"We heard it through the grapevine," Petty said. "Everyone here understands their frustrations, and they're sorry it happened. But we still believe it was an isolated incident. We're not a racist house, and we don't condone racism."
Protesters, however, are calling for the university to suspend the SAE house.
"We are sending a message to both the administration and fraternity, as well as the community as a whole, that we won't tolerate racism or acts of violence," said Cedric Lockett, the new president of Black Student Union. "In addition, we feel that something needs to be done immediately to eradicate the current situation."
PROTESTERS came not only from minority groups. Thomas Paszkiewicz, a Lawrence resident, said he wanted to support Ann Dean and other students who have experienced discrimination on campus.
"I am a skinhead against racism regardless of who it is against or who it is by," said Paszkiewicz, who is a member of Anti-Racist Action, a nationwide group. "Whenever there is an opportunity to protest, I protest. The university is dragging its feet trying to cover this up."
He joined the other protesters who at 12:30 p.m. marched into Strong Hall, where they shouted "We want action."
"The more we say we want action, the more they say there's very little that they can do. How long do you want to wait?" McCormick asked, gathering applause from the crowd. "Don't you see what happens when you want to be nice? They try to fool us and block up traffic. This is reflective of the administration. They act like they don't care. Now I don't know if any of us are going to leave. How many of you have even seen the chancellor?"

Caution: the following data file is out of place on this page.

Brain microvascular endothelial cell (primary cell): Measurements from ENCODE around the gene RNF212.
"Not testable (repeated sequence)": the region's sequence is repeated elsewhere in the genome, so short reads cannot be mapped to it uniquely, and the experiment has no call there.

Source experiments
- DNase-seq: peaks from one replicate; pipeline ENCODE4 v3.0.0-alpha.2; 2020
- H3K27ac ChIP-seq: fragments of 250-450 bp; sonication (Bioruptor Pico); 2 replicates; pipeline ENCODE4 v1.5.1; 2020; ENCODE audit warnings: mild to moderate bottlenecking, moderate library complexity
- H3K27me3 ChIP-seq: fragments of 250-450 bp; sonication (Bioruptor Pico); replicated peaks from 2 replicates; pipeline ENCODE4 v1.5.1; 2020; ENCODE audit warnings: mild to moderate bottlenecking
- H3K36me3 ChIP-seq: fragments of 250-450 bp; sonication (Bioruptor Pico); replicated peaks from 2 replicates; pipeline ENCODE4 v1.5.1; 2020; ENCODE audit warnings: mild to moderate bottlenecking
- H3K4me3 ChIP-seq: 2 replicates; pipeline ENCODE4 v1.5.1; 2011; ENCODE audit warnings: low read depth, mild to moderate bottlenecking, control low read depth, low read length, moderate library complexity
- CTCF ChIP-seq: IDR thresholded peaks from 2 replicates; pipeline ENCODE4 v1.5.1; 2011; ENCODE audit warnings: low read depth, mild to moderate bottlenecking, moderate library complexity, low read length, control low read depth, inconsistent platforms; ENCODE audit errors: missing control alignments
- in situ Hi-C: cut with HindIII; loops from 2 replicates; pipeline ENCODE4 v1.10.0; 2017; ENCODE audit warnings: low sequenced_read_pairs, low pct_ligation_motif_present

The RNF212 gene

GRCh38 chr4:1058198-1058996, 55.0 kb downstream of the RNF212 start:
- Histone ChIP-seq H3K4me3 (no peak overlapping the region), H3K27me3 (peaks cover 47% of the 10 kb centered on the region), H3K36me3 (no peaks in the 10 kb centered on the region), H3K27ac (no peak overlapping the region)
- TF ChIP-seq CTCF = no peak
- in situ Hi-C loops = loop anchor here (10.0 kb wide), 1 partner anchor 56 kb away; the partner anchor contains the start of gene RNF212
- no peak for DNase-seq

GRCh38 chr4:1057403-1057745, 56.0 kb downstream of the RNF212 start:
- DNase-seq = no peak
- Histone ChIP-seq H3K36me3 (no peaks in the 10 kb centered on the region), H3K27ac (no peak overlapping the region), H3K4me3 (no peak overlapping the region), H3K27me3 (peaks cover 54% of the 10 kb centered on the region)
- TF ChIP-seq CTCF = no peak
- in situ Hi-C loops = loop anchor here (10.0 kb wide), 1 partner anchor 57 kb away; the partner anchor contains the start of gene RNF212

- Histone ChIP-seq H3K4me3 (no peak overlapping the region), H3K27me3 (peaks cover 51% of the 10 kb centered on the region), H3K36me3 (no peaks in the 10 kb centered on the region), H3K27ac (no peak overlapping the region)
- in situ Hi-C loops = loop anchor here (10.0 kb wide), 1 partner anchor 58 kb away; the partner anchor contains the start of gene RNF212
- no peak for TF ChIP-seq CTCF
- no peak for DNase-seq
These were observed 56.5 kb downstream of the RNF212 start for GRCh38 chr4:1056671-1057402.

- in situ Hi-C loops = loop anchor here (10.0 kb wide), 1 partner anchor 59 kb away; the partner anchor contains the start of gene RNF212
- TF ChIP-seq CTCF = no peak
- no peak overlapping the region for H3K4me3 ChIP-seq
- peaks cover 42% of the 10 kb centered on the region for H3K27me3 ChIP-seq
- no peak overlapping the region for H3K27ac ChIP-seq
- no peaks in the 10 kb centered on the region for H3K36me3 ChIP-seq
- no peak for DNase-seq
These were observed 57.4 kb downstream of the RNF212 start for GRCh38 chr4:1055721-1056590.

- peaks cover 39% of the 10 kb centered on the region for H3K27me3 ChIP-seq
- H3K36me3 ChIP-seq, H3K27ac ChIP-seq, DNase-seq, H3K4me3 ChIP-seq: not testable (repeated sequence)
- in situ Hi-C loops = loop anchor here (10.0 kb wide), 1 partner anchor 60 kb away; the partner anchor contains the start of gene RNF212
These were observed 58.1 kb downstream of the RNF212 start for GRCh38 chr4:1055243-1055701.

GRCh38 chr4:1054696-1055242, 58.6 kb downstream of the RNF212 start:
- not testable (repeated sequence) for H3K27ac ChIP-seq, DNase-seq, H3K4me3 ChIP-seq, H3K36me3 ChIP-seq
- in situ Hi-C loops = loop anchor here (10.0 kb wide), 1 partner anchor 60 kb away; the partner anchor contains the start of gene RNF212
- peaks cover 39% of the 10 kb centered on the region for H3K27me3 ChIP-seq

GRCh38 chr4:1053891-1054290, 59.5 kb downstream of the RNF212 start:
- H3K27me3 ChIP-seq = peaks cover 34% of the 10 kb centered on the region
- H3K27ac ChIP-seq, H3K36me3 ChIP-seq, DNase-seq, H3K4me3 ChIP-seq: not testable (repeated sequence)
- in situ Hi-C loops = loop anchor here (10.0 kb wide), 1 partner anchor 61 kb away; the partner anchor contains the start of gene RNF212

MCCORMICK then met with Caryl Smith, dean of student life, who told him that Budig was at the medical center. McCormick and other Black Men of Today leaders, John Lewis and Darren Fulcher, told Smith that they demanded to see Budig, who came back to the Lawrence campus at 4 p.m.
Smith at first told McCormick that Budig preferred to meet with only a few of the protesters and not the entire crowd.
"We've had meeting after meeting after meeting, and nothing has happened," McCormick said. "He has to deal with us. If four of us sit down, nothing would happen. He will address this entire body of people first. He's been putting us off all year."